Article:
All posts filed under: Turkey

Sweet Apricot Bites - Turkish stuffed apricots

Turkish Stuffed Apricots – Sweet Fairy Food

These golden morsels are inspired by a place where giant fairy chimneys rise above yellow brick roads, leading travelers past a network of underground cities. It sounds like fantasy. But this surreal scene lives – as real as you and me – in Cappadocia, Turkey. What are Fairy Chimneys? The fairy chimneys of Turkey (Peri Bajası) are geological remnants created by volcanic debris. These colossal outcrops can be as tall as the Christ the Redeemer statue in Brazil and almost as tall as the Statue of Liberty on the eastern US coastline. But unlike those human made structures, fairy chimneys were sculpted over millions of years by rain and wind, in the end weathering the elements better than the dinosaurs. This not to say humans never set chisel to chimney; over the last millennia humans carved into the fairy chimneys to create secure homes and places to worship. These weren’t basic dugouts – many of the cave dwellings are connected with a network of tunnels and vent shafts, and decorated with mosaic floors and frescoes. The underground …

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Monday Meal Review: Turkey

After my crazy weekend in Portland speaking in front of 3,000 people, I needed some time to unwind. I was like a hot, thirsty wanderer, begging for a glass of water. But in my case, the “water” was my husband and daughter. I wanted to soak in their company, I wanted to be quenched by their spirits. Because, even if every stranger in the world could hug me, there’s nothing cozier than the embrace of my husband and little girl. And that’s why, when my little four year-old said “I’m glad you’re home, mama,” I can say, with all honesty “me, too.” The only catch? I didn’t have time to mellow. Not completely. You see, I’d planned a big party for Ava’s Fourth Birthday. The party was scheduled four days after I got home. It was about 35 minutes away, at Lake Oologah. So… yes, I could soak up my family… and enjoy their love… but it had to be in those snapshot moments … in between all the birthday planning chaos. Oh boy. Having a birthday …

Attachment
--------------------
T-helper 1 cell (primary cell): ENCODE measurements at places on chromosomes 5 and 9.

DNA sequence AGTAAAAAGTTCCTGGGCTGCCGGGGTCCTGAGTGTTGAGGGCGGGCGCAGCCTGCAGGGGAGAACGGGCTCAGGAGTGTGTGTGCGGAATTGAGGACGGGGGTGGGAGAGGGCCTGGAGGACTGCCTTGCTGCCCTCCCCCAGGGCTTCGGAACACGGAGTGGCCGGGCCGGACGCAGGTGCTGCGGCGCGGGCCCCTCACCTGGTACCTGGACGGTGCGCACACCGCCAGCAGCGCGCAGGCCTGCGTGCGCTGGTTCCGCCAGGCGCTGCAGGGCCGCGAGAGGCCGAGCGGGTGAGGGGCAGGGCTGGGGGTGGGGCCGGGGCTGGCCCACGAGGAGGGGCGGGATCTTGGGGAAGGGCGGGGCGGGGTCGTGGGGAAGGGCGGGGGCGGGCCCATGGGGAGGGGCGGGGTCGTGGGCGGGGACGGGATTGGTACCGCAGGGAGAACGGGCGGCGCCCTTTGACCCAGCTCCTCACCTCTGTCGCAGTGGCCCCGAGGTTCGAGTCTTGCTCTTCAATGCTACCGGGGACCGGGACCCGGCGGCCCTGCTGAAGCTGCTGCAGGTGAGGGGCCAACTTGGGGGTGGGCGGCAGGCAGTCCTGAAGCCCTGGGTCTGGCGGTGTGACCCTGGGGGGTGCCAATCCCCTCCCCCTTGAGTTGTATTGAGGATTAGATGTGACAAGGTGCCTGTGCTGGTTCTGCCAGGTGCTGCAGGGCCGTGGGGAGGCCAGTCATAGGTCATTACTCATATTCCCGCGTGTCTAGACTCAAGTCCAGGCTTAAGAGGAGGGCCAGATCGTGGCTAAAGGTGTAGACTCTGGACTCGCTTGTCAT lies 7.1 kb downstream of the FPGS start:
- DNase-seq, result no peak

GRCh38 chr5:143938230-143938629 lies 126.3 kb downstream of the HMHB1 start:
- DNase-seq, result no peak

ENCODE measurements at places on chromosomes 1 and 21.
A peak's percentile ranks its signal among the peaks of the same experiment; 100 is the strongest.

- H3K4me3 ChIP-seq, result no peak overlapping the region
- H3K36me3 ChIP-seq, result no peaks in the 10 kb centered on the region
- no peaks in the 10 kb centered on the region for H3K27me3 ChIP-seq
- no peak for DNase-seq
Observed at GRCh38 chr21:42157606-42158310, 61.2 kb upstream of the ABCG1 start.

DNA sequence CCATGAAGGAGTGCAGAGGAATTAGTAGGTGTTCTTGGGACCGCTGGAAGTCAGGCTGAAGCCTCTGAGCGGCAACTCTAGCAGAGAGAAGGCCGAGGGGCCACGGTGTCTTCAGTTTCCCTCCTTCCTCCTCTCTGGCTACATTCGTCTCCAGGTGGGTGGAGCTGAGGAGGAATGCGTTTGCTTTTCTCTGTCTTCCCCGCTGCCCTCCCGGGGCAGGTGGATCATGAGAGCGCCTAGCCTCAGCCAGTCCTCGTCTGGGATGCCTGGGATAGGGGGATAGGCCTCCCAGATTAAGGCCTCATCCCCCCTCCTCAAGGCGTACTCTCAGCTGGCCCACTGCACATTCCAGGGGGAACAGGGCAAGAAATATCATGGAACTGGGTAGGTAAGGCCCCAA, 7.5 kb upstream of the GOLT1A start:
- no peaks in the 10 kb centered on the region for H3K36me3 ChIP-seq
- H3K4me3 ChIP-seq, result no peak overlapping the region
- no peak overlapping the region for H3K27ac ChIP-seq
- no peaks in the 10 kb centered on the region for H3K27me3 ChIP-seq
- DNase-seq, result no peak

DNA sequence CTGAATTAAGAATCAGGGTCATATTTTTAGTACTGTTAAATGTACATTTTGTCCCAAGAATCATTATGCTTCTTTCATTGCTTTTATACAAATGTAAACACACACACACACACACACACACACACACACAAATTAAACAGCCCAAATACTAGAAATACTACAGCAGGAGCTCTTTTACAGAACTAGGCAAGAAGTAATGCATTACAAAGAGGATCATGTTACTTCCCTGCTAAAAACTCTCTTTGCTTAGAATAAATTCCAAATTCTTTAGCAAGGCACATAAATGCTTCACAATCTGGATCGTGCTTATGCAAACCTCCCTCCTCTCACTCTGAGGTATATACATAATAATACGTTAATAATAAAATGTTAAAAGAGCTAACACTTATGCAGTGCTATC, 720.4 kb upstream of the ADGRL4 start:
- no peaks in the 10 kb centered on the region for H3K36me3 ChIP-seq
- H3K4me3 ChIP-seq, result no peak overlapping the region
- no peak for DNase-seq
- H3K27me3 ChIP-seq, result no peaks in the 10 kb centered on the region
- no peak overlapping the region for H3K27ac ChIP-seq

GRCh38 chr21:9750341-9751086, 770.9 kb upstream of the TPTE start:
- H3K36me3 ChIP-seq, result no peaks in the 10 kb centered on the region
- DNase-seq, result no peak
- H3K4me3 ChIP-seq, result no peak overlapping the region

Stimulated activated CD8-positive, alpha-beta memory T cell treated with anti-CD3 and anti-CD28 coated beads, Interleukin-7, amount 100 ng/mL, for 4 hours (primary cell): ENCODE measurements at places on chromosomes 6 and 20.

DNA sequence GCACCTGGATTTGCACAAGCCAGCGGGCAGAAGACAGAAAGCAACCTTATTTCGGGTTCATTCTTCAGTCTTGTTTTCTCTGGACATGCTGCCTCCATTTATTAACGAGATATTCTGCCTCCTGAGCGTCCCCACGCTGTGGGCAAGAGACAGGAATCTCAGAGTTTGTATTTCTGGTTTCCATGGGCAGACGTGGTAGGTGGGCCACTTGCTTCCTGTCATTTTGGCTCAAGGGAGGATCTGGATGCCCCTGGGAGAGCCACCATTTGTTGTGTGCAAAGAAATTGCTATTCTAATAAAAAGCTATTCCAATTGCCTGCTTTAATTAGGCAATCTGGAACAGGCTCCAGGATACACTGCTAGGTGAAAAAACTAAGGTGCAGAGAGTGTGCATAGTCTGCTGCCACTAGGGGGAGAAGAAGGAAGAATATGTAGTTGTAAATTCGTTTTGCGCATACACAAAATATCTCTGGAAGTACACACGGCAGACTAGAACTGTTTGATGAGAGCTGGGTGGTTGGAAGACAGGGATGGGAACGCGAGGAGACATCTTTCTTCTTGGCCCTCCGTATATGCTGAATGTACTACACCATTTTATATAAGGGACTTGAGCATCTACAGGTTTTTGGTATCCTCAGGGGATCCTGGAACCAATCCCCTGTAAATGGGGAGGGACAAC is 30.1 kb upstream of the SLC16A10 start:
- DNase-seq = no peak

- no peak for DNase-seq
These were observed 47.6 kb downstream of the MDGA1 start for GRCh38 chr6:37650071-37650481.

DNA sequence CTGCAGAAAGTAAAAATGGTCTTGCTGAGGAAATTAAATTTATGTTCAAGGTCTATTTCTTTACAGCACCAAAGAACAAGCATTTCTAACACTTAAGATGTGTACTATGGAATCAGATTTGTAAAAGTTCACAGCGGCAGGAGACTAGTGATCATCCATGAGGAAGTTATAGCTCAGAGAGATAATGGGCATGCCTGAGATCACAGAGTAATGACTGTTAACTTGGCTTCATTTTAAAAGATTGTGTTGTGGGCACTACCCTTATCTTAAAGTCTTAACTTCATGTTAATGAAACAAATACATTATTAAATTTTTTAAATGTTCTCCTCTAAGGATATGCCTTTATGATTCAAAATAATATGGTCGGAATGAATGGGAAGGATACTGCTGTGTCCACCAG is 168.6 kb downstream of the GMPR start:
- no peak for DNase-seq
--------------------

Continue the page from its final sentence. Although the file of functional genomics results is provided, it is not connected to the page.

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Turkish tabbouleh | Kisir

What happens when you eat a lot of international food, but still get in a rut? Is it like when you live by the sea but get tired of looking at the lapping waves (is that even possible?). It’s so easy (and delicious), to return to old favorites like stuffed grape leaves, hummus and tabbouleh, but sometimes a little shakedown is in order. We’re big tabbouleh eaters in this house, so when I found out there’s a Turkish version of this popular bulgur salad, you can bet I jumped on board. This guy knows what I’m talking about… He’s been waiting for a bite for nearly three centuries. What makes kisir different from mainstream Tabbouleh is the addition of two ingredients: tomato paste and pepper paste. These stain the bulgur grains orange-red, and gives the finished dish a rich, earthy flavor. If you use hot pepper paste, the kisir will also go down with a lovely burn. And then there’s a bit more red, too. Say “Merhaba,” or “hello” to a couple of tomatoes from my garden… I was so …

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Turkish Flatbread “Pizza” with Spiced Lamb | Lahmacun